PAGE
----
The sale of consumer goods online is a constantly growing trend, and many consumer food producers...
The sale of consumer goods online is a constantly growing trend, and many consumer food producers consider online sales as providing easy access to global markets.
In general, one of the most welcome and recognised advantages of online sales and distribution is more direct access to customers. Eliminating the middleman lowers costs and allows customers to buy products at a lower price. While it is undoubtedly a significant advantage in the case of commodities and mass products, there are some hurdles when it comes to specialised and branded products.
We have identified three of the most important hurdles to selling consumer food products. These factors can be expected to intensify as distribution shifts online.
Eliminating the middleman does not make their functions disappear. The value of intermediary distributors is usually not only in connecting two parties. They also handle critical information about their markets and distribution networks.
While information systems can provide you with structured data and analysis, decision-making and business management are still functions that come with risks and costs. Knowledgeable decision-making is based on market research and experience. If there are no third parties to fill these roles, then suppliers have to. Market information – knowledge of your customers, partners and rivals – is the basis of effective marketing.
In brick-and-mortar supermarkets, customers can only choose from a preselected range of products. In other words, the suppliers of these products compete with a limited number of rivals on the shelves.
In contrast, online sales platforms can list a virtually endless number of products. As a result, products need to be more distinct and easier to understand. To achieve this, suppliers need to develop specific marketing strategies.
In the case of traditional offline distribution, it is enough for a supplier to convince a local distributor to place an order for a considerable amount of stock. Convincing customers to actually buy the product generally remains the task of the retailer – at least to the extent of stock.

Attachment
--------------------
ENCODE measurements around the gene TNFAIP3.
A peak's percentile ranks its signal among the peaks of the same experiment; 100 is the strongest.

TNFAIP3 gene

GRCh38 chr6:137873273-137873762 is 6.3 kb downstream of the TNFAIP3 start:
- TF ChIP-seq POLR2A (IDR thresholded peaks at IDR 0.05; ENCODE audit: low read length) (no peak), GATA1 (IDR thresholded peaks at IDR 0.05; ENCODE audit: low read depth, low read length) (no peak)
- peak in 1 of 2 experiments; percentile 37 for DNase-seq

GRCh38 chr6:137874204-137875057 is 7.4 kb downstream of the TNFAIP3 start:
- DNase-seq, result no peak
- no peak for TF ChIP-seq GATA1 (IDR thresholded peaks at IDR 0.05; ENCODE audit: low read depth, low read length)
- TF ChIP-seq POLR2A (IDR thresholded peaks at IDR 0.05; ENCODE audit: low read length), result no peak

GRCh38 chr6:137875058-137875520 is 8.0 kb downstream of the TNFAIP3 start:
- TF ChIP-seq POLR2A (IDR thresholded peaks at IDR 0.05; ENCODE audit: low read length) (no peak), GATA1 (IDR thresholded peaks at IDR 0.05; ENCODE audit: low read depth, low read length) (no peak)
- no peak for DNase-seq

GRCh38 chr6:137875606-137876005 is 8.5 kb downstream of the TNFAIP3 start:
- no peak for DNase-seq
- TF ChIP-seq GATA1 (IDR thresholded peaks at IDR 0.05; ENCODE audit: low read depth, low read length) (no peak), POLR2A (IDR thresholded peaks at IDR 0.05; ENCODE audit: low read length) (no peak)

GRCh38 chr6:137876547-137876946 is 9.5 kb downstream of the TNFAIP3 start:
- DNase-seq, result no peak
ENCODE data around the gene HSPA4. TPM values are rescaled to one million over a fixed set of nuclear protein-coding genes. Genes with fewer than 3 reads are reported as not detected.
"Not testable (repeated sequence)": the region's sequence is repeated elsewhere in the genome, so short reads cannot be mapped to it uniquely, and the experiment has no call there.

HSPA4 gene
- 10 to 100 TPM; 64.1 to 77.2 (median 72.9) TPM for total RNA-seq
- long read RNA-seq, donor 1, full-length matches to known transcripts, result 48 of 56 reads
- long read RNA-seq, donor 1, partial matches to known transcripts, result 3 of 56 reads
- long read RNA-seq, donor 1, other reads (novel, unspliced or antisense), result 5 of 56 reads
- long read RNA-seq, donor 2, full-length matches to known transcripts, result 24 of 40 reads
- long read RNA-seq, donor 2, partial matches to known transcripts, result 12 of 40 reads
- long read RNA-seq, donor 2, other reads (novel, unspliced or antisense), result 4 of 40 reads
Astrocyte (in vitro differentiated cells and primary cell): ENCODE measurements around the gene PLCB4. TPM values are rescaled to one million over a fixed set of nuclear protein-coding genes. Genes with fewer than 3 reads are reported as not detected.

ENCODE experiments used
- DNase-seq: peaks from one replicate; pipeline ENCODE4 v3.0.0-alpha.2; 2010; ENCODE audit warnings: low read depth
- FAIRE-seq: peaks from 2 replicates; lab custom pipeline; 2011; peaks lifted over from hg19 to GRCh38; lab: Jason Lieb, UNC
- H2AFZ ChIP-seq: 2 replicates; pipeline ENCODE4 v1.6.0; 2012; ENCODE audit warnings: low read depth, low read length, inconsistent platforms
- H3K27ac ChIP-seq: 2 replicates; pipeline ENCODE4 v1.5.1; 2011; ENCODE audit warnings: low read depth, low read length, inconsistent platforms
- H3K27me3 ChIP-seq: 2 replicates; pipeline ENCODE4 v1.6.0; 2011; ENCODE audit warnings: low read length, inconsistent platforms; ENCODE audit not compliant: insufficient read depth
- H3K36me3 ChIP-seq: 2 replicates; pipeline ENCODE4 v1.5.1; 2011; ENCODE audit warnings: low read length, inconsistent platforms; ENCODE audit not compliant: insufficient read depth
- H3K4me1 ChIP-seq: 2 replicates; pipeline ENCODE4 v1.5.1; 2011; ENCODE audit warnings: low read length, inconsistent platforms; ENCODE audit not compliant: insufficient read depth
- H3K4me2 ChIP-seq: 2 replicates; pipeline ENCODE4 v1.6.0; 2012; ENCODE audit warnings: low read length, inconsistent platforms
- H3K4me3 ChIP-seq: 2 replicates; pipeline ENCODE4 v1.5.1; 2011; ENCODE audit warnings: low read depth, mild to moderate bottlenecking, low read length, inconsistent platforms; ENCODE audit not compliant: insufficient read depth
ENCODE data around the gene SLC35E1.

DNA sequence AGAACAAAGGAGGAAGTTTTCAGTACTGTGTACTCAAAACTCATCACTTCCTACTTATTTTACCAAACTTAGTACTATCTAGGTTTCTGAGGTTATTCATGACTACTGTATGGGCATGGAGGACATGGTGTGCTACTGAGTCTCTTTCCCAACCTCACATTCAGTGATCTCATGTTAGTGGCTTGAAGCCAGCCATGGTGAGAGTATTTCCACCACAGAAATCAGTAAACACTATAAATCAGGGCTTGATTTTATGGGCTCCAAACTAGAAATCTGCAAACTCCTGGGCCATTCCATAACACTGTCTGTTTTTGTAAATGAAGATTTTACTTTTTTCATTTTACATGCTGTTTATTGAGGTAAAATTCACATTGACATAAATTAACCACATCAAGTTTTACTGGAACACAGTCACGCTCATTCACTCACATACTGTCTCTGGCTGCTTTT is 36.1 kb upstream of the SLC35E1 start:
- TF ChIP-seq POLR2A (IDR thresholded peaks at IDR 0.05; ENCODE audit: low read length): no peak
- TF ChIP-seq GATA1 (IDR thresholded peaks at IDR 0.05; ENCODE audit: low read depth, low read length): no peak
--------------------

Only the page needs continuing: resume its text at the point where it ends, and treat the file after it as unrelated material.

In online retailing, distributors do not have to purchase stock or keep any inventory of a product to offer it to their customers. Accordingly, if online retailers do not have to take this risk, it becomes the job of the supplier to find ways to appeal to its potential customers. In the case of overseas online sales, it is essential to gain an in-depth understanding of the needs of the target markets and to find ways to satisfy them. Knowing your target market is the first step to successful marketing.
For many suppliers, marketing means only promotions and advertising. But as a basic concept, marketing means understanding your existing and potential customers and successfully addressing their needs. It provides the basis for all sales activities. Sales without marketing is like making your product available in a shop without knowing who your customers are or how they would actually buy it.
Branded food producers can achieve greater success in overseas markets if they explore the needs of their local target customers and keep tabs on the local competition. Information-based decision-making and localised marketing is essential when selling branded food products successfully.
Online distribution connects suppliers with their customers directly. It happens regardless of the location, even if the target customers are on the other side of the globe. This freedom of access provides customers with much wider product choices than offline store offerings.
Online shops do not need to commit financially to buying the products they want to offer customers. They are therefore not interested in marketing every brand that they put on display. Without the middleman, suppliers need to become more competitive so that they can attract potential customers directly. This is especially true in the overseas distribution of branded food products because most such products are designed to meet the needs of consumers in the country of origin.
To grow sales of branded food products using online distribution channels and compete successfully in international markets, suppliers need to ensure they have an excellent understanding of their potential overseas customers and improve their local marketing efforts. We can therefore expect to see increasing demand for localised marketing expertise as online distribution and sales gain ground worldwide.
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